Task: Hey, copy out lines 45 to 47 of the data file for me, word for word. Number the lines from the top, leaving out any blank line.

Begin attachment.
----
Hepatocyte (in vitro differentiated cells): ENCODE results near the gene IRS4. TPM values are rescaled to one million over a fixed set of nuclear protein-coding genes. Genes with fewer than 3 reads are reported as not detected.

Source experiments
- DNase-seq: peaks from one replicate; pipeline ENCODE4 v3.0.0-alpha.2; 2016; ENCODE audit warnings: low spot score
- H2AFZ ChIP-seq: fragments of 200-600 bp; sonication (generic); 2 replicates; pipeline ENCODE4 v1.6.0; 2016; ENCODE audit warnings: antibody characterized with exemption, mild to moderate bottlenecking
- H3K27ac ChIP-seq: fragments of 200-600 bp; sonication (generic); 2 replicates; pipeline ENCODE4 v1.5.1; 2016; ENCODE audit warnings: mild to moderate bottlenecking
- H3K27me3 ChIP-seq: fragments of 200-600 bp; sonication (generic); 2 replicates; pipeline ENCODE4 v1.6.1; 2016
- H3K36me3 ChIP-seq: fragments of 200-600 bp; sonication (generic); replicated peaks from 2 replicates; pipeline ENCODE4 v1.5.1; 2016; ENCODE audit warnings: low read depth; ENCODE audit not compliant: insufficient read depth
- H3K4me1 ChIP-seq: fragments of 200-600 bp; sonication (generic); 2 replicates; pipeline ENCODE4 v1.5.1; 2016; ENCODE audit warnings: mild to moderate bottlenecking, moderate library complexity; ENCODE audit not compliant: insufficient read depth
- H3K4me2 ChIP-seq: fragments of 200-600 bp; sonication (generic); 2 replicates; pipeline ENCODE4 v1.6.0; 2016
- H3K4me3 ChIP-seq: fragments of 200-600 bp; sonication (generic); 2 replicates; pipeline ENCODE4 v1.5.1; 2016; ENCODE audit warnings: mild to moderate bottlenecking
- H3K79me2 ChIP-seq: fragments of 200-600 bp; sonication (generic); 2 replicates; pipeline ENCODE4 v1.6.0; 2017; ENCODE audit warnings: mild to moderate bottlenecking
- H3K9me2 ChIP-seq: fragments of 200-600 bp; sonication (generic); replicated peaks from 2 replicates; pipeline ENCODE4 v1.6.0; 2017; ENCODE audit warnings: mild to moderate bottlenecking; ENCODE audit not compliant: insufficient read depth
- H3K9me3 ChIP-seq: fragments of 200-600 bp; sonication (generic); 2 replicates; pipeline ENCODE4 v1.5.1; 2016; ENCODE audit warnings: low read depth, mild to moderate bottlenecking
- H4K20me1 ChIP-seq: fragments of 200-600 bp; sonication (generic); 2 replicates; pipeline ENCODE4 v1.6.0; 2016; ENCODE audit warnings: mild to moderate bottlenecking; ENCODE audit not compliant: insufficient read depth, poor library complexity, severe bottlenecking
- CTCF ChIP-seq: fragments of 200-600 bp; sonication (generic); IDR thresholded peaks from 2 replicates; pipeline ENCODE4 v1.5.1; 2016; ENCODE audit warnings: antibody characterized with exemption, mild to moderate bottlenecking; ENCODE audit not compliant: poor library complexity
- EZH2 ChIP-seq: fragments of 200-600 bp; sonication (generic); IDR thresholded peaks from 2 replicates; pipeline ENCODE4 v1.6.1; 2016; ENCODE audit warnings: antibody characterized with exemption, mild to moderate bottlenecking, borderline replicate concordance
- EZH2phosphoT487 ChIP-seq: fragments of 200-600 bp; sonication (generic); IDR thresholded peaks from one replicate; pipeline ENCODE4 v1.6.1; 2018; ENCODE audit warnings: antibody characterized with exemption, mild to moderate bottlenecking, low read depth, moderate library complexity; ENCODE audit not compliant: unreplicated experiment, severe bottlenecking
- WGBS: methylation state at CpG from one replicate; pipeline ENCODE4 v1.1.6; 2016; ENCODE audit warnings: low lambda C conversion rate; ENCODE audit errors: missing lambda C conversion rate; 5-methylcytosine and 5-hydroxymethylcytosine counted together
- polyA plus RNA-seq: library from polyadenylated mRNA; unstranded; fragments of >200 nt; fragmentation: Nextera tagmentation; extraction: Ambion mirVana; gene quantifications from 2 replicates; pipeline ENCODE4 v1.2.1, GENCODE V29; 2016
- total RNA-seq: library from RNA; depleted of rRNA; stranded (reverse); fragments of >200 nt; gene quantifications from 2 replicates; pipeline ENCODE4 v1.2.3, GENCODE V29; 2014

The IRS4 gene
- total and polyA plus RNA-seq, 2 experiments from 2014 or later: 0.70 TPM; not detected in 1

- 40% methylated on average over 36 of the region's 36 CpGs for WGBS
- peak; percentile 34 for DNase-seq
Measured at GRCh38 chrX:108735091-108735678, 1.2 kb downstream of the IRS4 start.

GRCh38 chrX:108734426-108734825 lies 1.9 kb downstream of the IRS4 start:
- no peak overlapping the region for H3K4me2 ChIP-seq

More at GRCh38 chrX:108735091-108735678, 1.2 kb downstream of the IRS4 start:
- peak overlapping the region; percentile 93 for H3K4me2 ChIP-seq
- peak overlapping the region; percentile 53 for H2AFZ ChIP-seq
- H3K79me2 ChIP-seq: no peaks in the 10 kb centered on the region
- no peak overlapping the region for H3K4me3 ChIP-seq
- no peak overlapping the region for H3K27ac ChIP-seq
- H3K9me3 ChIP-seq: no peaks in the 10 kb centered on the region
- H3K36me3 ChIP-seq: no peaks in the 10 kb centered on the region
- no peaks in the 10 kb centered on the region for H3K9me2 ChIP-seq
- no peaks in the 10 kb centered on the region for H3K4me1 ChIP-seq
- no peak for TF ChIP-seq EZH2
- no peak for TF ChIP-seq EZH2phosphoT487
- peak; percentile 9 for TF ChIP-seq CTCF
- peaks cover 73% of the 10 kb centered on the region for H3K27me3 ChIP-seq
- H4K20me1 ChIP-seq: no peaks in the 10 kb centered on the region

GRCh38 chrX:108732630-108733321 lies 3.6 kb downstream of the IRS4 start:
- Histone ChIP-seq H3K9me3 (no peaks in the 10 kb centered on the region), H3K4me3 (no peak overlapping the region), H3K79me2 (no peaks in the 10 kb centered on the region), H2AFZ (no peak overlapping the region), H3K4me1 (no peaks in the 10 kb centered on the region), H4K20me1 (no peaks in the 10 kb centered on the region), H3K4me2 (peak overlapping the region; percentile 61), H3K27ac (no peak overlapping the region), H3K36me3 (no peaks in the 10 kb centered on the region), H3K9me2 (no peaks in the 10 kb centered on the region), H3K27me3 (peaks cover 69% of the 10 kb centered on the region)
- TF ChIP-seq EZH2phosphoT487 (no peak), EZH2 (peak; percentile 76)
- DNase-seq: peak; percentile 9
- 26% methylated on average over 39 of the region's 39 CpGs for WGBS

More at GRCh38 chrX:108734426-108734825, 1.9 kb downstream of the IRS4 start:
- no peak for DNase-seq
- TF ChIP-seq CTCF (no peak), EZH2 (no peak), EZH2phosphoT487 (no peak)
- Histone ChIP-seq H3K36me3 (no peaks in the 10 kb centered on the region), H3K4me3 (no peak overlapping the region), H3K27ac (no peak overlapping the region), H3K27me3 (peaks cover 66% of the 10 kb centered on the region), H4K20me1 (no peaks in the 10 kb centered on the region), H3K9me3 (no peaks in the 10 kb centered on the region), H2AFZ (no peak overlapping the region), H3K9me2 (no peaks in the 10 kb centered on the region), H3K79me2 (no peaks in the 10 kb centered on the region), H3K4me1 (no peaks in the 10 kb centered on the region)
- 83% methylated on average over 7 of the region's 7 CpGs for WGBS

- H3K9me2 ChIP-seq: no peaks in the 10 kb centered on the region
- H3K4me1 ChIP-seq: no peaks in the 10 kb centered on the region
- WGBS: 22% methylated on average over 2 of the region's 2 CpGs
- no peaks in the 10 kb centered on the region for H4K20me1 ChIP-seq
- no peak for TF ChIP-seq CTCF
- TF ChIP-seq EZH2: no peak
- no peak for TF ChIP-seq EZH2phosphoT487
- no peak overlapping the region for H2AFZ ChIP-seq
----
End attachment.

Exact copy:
- TF ChIP-seq EZH2phosphoT487 (no peak), EZH2 (peak; percentile 76)
- DNase-seq: peak; percentile 9
- 26% methylated on average over 39 of the region's 39 CpGs for WGBS